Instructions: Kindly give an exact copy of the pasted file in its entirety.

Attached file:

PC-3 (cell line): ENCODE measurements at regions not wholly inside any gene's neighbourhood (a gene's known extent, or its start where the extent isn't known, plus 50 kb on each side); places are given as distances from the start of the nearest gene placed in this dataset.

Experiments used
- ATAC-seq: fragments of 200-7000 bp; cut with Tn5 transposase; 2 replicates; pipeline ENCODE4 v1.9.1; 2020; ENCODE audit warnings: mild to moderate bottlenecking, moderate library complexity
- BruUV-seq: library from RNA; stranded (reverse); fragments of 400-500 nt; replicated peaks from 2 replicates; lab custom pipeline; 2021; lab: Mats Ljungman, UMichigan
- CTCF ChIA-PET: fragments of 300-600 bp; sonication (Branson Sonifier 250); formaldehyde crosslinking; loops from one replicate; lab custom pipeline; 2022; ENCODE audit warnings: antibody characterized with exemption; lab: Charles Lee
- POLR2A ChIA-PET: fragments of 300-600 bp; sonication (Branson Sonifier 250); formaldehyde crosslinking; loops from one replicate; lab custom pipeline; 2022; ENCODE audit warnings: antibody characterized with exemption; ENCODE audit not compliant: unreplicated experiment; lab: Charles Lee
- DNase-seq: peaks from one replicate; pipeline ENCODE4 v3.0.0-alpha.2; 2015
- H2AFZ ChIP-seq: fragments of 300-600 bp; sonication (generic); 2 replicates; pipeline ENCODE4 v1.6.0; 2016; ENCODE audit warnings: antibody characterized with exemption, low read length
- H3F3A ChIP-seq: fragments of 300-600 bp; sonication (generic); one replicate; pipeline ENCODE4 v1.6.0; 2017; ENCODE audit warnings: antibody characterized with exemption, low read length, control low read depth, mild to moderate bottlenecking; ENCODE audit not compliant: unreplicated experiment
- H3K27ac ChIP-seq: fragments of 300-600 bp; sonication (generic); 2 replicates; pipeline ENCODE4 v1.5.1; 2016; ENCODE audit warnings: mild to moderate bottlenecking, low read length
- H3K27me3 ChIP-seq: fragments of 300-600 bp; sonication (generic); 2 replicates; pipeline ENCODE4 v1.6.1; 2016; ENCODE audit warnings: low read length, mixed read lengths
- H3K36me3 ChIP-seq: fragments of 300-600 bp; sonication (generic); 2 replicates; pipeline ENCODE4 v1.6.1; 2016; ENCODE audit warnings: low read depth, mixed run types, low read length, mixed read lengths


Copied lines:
PC-3 (cell line): ENCODE measurements at regions not wholly inside any gene's neighbourhood (a gene's known extent, or its start where the extent isn't known, plus 50 kb on each side); places are given as distances from the start of the nearest gene placed in this dataset.

Experiments used
- ATAC-seq: fragments of 200-7000 bp; cut with Tn5 transposase; 2 replicates; pipeline ENCODE4 v1.9.1; 2020; ENCODE audit warnings: mild to moderate bottlenecking, moderate library complexity
- BruUV-seq: library from RNA; stranded (reverse); fragments of 400-500 nt; replicated peaks from 2 replicates; lab custom pipeline; 2021; lab: Mats Ljungman, UMichigan
- CTCF ChIA-PET: fragments of 300-600 bp; sonication (Branson Sonifier 250); formaldehyde crosslinking; loops from one replicate; lab custom pipeline; 2022; ENCODE audit warnings: antibody characterized with exemption; lab: Charles Lee
- POLR2A ChIA-PET: fragments of 300-600 bp; sonication (Branson Sonifier 250); formaldehyde crosslinking; loops from one replicate; lab custom pipeline; 2022; ENCODE audit warnings: antibody characterized with exemption; ENCODE audit not compliant: unreplicated experiment; lab: Charles Lee
- DNase-seq: peaks from one replicate; pipeline ENCODE4 v3.0.0-alpha.2; 2015
- H2AFZ ChIP-seq: fragments of 300-600 bp; sonication (generic); 2 replicates; pipeline ENCODE4 v1.6.0; 2016; ENCODE audit warnings: antibody characterized with exemption, low read length
- H3F3A ChIP-seq: fragments of 300-600 bp; sonication (generic); one replicate; pipeline ENCODE4 v1.6.0; 2017; ENCODE audit warnings: antibody characterized with exemption, low read length, control low read depth, mild to moderate bottlenecking; ENCODE audit not compliant: unreplicated experiment
- H3K27ac ChIP-seq: fragments of 300-600 bp; sonication (generic); 2 replicates; pipeline ENCODE4 v1.5.1; 2016; ENCODE audit warnings: mild to moderate bottlenecking, low read length
- H3K27me3 ChIP-seq: fragments of 300-600 bp; sonication (generic); 2 replicates; pipeline ENCODE4 v1.6.1; 2016; ENCODE audit warnings: low read length, mixed read lengths
- H3K36me3 ChIP-seq: fragments of 300-600 bp; sonication (generic); 2 replicates; pipeline ENCODE4 v1.6.1; 2016; ENCODE audit warnings: low read depth, mixed run types, low read length, mixed read lengths